Handbags are often left open lying on the floor or on a low chair or bench within easy reach of an inquisitive dog or cat. They can contain numerous potential hazards to pets. Here our top seven:
Many of us keep a little chocolate something in our handbags – just for emergencies. Chocolate can cause increased heart rate, agitation and gastrointestinal upset in dogs. In severe cases the toxic compounds in chocolate can cause changes in the rhythm of the heart. They can be quite harmful for dogs depending on how much they eat and should be kept out of reach. For more information please check out our article on Chocolate here.
2. Chewing gum and sweets
Some of these contain the sweetener xylitol which can cause low blood sugar and liver damage in dogs. Usually after an hour dogs will start to feel unwell and look down. For more information on the symptoms and effects of xylitol in dogs, please click here.
3. Oral contraceptives
Ingestion of birth control pills is generally not a concern in pets, although it may cause a mild gastrointestinal upset if a large number are ingested. If an entire bitch eats oral contraceptives it may cause disruption to the next oestrus cycle which breeders should be aware of. There are no long term consequences however.
4. Pain killers and cold and flu medicine
These are commonly carried in handbags and painkillers such as ibuprofen, paracetamol and aspirin can be toxic to pets. These painkillers are also found in many cold and flu products. Accidental ibuprofen ingestion is dogs is extremely common and can cause gastrointestinal upset, ulceration of the gut and kidney damage. Aspirin is also irritant to the gut. Paracetamol is particularly hazardous to cats and can cause facial swelling and breathing difficulties. In dogs, paracetamol can cause liver damage. For more information please click here.
5. Cigarettes and e-cigarettes
These contain nicotine which can cause vomiting and increased heart rate and potentially low blood pressure, breathing problems and potentially changes in heart rhythm. However severe cases are very rare and sometimes treatment is not required at all – it depends on the amount of nicotine ingested.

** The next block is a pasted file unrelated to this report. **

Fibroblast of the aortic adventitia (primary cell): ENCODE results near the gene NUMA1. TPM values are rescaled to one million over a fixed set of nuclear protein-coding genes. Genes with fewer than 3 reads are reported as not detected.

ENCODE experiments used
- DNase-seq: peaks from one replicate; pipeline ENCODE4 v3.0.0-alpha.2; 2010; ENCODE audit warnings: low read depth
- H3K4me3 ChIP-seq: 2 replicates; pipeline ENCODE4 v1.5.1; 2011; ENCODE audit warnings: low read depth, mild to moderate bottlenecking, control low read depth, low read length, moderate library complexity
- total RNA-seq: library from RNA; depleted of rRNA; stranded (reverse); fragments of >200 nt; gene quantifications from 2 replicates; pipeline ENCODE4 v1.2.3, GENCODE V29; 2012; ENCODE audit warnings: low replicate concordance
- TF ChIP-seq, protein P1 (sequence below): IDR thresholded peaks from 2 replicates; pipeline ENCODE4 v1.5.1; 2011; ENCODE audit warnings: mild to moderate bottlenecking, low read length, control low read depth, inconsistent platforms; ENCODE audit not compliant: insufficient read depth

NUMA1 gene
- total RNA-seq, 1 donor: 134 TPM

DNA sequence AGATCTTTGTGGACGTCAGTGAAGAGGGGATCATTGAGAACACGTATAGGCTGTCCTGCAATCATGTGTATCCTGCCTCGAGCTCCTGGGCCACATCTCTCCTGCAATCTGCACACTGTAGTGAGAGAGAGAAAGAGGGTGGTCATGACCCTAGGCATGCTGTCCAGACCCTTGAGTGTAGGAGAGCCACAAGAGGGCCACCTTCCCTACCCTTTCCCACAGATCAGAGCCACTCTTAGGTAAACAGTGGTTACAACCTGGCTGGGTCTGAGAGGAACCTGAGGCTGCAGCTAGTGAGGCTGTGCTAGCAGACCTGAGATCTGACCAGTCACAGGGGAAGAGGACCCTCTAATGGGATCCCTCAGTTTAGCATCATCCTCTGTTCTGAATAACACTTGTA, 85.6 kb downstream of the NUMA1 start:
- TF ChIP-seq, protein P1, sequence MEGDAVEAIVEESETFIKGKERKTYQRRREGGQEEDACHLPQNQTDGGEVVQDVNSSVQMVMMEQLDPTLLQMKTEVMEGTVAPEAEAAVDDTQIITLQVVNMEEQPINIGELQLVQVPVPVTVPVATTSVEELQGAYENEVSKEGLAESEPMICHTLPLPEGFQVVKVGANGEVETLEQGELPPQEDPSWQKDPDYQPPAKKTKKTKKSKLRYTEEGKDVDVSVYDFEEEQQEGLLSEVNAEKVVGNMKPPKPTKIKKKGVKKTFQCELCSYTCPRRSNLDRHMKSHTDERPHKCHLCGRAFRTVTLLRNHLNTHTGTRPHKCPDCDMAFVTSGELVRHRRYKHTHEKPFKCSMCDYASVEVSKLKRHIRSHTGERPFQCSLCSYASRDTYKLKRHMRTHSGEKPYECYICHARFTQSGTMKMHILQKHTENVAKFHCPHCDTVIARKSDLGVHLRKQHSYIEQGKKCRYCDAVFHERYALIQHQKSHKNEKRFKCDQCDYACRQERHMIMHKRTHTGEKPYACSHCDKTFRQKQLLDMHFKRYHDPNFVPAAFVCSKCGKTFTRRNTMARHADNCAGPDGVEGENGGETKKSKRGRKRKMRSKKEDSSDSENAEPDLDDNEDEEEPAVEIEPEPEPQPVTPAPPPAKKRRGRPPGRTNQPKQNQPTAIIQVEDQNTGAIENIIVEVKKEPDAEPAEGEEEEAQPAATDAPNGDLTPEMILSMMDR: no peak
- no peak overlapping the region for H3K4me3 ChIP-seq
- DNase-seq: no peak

6. Hand sanitizing gel
These gels contain alcohol but there is generally only a small volume in handbag-sized bottles and so the risk of alcohol intoxication is low. They may cause a mild gastrointestinal upset.
Sometimes when a dog chews paper it can turn into a pulp and can glue the jaws together. This can be difficult to remove and can be distressing for your pet.
Animal PoisonLine’s Top tips on handbag hazards
1. Keep your handbag closed and out of sight and out of reach of pets
2. If you need to keep potentially hazardous substances in your handbag, keep them in a secure container
3. If you are concerned that your pet may have raided your handbag and items are missing, call Animal PoisonLine for advice and we will be able to tell you if a visit to the vet is necessary
If you are worried your pet has eaten anything they should not have, give Animal PoisonLine a call on 01202 509000 and one of our advisors will be able to assess the risk and advise you whether you need to take your pet to the vet.
- 12 Apr 2018 Is it a problem if a dog eats paper? 12 Apr 2018
- 27 Mar 2018 Mouldy food and compost - dangers to dogs and cats! 27 Mar 2018
- 22 Mar 2018 Asthma inhalers in dogs 22 Mar 2018
- 19 Mar 2018 Are fertilisers dangerous for dogs and cats to eat? 19 Mar 2018
- 12 Mar 2018 What types of detergents are dangerous to our pets and why? 12 Mar 2018
- 8 Mar 2018 Vaping around pets – Are e-cigarettes dangerous to our pets? 8 Mar 2018
- 5 Mar 2018 Is it safe to give paracetamol, human painkillers or pain relief medicine to my pet? 5 Mar 2018
- 1 Mar 2018 Are daffodils poisonous to cats and dogs? 1 Mar 2018
- 26 Feb 2018 Top 7 common poisons for pets - found in your hazardous handbags! 26 Feb 2018
- 22 Feb 2018 How dangerous is Cannabis for dogs? 22 Feb 2018
- 19 Feb 2018 Supplements which can cause harm to your dog! 19 Feb 2018
- 15 Feb 2018 Dog poisoned by anti-depressants? What do you do? 15 Feb 2018
- 9 Feb 2018 Animal PoisonLine's Valentine's Day Special - How to keep your pets safe this February 14th 9 Feb 2018
- 8 Feb 2018 Help! What Should I Do If My Dog Ate Rat Poison? 8 Feb 2018
- 3 Feb 2018 Cats & lilies! How to protect your cats! 3 Feb 2018
- 1 Feb 2018 Is it safe to make my dog sick? 1 Feb 2018
- 18 Jan 2018 Is chocolate poisonous to dogs? 18 Jan 2018
- 11 Jan 2018 Why Cough and Cold Medicines are dangerous for our pets? 11 Jan 2018
- 28 Dec 2017 New Year's Eve Pet Poisons 28 Dec 2017
- 21 Dec 2017 Animal PoisonLine’s Christmas Guide – How to keep your pets safe this CHRISTMAS III 21 Dec 2017
- 21 Dec 2017 Animal PoisonLine’s Christmas Guide – How to keep your pets safe this CHRISTMAS II 21 Dec 2017
- 14 Dec 2017 Animal PoisonLine’s Christmas Guide – How to keep your pets safe this Christmas 14 Dec 2017
- 23 Nov 2017 Vitamin D supplements – toxic risks to our pets from the sunshine vitamin 23 Nov 2017
- 16 Nov 2017 Xylitol – Why is it Dangerous for our Dogs? 16 Nov 2017
- 9 Nov 2017 Why you shouldn’t let Cats near AntiFreeze! 9 Nov 2017
- 1 Nov 2017 How to keep your pets safe during Guy Fawkes and Bonfire Night! 1 Nov 2017
- 26 Oct 2017 Halloween trick or treats your pets can’t eat! 26 Oct 2017